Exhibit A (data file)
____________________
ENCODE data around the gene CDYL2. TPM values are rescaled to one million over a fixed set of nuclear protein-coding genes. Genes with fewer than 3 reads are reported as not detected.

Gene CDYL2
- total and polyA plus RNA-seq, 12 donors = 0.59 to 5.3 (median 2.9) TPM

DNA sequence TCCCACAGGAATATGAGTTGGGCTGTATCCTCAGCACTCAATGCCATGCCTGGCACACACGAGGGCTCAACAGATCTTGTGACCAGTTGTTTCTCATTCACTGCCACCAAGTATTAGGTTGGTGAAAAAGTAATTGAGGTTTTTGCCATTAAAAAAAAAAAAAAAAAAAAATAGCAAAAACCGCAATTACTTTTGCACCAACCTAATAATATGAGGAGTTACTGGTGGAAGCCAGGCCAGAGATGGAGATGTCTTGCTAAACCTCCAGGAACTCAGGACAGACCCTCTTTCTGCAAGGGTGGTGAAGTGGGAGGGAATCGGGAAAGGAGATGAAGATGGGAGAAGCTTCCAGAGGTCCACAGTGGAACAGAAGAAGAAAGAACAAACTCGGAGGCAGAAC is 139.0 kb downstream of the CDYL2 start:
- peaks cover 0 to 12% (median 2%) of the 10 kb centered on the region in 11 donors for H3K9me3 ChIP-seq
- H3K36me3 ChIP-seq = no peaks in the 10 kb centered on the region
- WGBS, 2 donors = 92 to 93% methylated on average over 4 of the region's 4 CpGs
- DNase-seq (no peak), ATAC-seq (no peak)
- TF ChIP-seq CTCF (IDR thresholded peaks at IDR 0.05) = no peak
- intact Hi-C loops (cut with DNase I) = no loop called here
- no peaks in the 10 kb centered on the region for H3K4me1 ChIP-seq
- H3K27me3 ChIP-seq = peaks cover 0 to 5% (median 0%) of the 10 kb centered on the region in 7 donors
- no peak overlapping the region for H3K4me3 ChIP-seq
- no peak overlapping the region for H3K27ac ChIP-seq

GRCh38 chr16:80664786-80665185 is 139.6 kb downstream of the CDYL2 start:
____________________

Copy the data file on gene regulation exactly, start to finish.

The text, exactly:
ENCODE data around the gene CDYL2. TPM values are rescaled to one million over a fixed set of nuclear protein-coding genes. Genes with fewer than 3 reads are reported as not detected.

Gene CDYL2
- total and polyA plus RNA-seq, 12 donors = 0.59 to 5.3 (median 2.9) TPM

DNA sequence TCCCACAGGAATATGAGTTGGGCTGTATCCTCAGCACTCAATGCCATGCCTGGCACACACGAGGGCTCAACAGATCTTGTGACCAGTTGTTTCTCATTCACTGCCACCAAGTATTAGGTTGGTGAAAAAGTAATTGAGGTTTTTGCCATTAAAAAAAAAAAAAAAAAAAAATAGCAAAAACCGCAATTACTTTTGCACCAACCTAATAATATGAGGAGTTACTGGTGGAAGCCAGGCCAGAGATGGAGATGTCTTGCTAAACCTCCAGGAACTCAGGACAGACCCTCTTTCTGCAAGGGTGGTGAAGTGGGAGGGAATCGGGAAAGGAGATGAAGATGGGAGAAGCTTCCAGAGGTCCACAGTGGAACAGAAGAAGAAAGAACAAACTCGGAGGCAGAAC is 139.0 kb downstream of the CDYL2 start:
- peaks cover 0 to 12% (median 2%) of the 10 kb centered on the region in 11 donors for H3K9me3 ChIP-seq
- H3K36me3 ChIP-seq = no peaks in the 10 kb centered on the region
- WGBS, 2 donors = 92 to 93% methylated on average over 4 of the region's 4 CpGs
- DNase-seq (no peak), ATAC-seq (no peak)
- TF ChIP-seq CTCF (IDR thresholded peaks at IDR 0.05) = no peak
- intact Hi-C loops (cut with DNase I) = no loop called here
- no peaks in the 10 kb centered on the region for H3K4me1 ChIP-seq
- H3K27me3 ChIP-seq = peaks cover 0 to 5% (median 0%) of the 10 kb centered on the region in 7 donors
- no peak overlapping the region for H3K4me3 ChIP-seq
- no peak overlapping the region for H3K27ac ChIP-seq

GRCh38 chr16:80664786-80665185 is 139.6 kb downstream of the CDYL2 start: